13 Then little children were brought to Him that He might put His hands on them and pray, but the disciples rebuked them. 14 But Jesus said, “Let the little children come to Me, and do not forbid them; for of such is the kingdom of heaven.” 15 And He laid His hands on them and departed from there. (Matthew 19:13-15)

What Jesus did WAS NOT a form of infant baptism, but instead a ceremony that is retained by relatively few today, like those of us in the Continuing Church of God (you can also watch that ceremony The Blessing of Little Children Ceremony).

We in the Church of God normally have this ceremony during one of God's festivals as that is when children will often be gathered together in one place--but the ceremony is not restricted to then. For more information, check out the article Blessing of Children or Infant Baptism?

Healing and Exorcism

The procedure for requested healing and/or exorcism can also be considered as a ceremony.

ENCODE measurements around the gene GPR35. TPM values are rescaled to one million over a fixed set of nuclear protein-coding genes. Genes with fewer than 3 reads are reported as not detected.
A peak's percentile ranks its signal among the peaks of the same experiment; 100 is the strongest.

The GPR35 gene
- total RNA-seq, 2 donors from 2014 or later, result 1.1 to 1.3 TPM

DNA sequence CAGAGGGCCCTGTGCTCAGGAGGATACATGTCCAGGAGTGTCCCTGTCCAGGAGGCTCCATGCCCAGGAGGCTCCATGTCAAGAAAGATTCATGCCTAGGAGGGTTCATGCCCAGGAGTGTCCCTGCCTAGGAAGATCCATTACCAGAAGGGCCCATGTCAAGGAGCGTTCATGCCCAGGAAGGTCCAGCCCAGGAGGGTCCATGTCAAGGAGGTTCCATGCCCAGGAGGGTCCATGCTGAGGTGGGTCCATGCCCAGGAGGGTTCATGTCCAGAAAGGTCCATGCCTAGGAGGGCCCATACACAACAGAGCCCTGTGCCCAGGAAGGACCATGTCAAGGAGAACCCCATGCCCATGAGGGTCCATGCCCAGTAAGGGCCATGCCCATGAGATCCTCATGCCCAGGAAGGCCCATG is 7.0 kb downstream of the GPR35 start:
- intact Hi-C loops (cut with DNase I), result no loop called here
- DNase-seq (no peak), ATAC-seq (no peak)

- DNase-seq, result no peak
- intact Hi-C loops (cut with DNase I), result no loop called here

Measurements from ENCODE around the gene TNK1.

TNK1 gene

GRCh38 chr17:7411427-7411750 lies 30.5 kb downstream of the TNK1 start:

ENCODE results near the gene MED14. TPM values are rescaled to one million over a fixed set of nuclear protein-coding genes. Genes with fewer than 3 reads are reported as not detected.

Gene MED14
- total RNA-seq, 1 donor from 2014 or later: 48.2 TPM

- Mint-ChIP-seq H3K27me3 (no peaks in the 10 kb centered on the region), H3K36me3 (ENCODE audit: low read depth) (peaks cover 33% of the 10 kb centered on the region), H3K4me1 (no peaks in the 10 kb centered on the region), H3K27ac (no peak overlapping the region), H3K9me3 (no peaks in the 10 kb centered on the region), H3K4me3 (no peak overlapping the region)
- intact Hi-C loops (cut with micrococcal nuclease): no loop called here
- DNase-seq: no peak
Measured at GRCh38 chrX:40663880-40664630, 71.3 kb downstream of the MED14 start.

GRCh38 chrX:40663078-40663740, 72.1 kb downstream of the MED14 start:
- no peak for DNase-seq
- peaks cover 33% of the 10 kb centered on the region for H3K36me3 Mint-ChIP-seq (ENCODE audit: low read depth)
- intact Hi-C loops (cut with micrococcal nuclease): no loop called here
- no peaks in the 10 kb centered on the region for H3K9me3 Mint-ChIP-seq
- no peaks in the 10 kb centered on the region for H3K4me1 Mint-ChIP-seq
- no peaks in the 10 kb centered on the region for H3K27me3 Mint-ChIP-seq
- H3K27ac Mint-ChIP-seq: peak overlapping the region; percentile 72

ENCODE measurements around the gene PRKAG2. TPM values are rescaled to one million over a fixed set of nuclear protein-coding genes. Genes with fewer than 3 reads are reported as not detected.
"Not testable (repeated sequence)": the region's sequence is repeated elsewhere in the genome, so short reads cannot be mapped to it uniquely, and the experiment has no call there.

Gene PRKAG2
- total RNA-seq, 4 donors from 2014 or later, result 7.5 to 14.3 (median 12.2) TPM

Notice that healings and the casting out demons is something that is to happen according to Jesus:

17 And these signs will follow those who believe: In My name they will cast out demons; they will speak with new tongues; 18 they will take up serpents; and if they drink anything deadly, it will by no means hurt them; they will lay hands on the sick, and they will recover. (Mark 16:17-18)


14 Is anyone among you sick? Let him call for the elders of the church, and let them pray over him, anointing him with oil in the name of the Lord. (James 5:14)

Understand that no minister's hands are special or holy. No olive oil, which is typically used for anointing, has any mysterious power. It is God Himself who heals through His Holy Spirit. However, He has prescribed a physical act to show our faith and trust in Him and to show our acceptance of the authority He has placed with His servants. The specific 'prayer of faith' ceremony is not listed, but generally the minister will come up with something specific at the time. The same is true related to exorcism.